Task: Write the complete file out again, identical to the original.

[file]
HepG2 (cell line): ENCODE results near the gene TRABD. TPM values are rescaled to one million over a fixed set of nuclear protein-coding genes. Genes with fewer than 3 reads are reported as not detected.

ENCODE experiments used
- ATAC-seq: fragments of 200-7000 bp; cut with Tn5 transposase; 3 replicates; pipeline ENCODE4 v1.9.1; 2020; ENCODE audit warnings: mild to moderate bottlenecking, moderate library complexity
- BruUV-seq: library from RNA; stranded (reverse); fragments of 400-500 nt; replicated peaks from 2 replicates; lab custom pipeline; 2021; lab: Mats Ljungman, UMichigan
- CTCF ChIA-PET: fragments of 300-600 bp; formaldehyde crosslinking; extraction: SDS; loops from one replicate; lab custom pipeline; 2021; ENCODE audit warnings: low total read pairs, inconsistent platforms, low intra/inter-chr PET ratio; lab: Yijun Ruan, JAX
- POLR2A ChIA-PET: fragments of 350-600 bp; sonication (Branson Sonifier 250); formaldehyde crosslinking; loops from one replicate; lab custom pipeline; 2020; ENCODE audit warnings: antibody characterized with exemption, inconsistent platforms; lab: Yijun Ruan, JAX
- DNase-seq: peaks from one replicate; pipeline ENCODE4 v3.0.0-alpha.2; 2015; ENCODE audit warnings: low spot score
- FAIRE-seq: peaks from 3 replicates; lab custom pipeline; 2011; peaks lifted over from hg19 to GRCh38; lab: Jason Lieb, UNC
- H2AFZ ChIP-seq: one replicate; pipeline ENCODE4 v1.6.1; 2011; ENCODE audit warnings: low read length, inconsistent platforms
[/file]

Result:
HepG2 (cell line): ENCODE results near the gene TRABD. TPM values are rescaled to one million over a fixed set of nuclear protein-coding genes. Genes with fewer than 3 reads are reported as not detected.

ENCODE experiments used
- ATAC-seq: fragments of 200-7000 bp; cut with Tn5 transposase; 3 replicates; pipeline ENCODE4 v1.9.1; 2020; ENCODE audit warnings: mild to moderate bottlenecking, moderate library complexity
- BruUV-seq: library from RNA; stranded (reverse); fragments of 400-500 nt; replicated peaks from 2 replicates; lab custom pipeline; 2021; lab: Mats Ljungman, UMichigan
- CTCF ChIA-PET: fragments of 300-600 bp; formaldehyde crosslinking; extraction: SDS; loops from one replicate; lab custom pipeline; 2021; ENCODE audit warnings: low total read pairs, inconsistent platforms, low intra/inter-chr PET ratio; lab: Yijun Ruan, JAX
- POLR2A ChIA-PET: fragments of 350-600 bp; sonication (Branson Sonifier 250); formaldehyde crosslinking; loops from one replicate; lab custom pipeline; 2020; ENCODE audit warnings: antibody characterized with exemption, inconsistent platforms; lab: Yijun Ruan, JAX
- DNase-seq: peaks from one replicate; pipeline ENCODE4 v3.0.0-alpha.2; 2015; ENCODE audit warnings: low spot score
- FAIRE-seq: peaks from 3 replicates; lab custom pipeline; 2011; peaks lifted over from hg19 to GRCh38; lab: Jason Lieb, UNC
- H2AFZ ChIP-seq: one replicate; pipeline ENCODE4 v1.6.1; 2011; ENCODE audit warnings: low read length, inconsistent platforms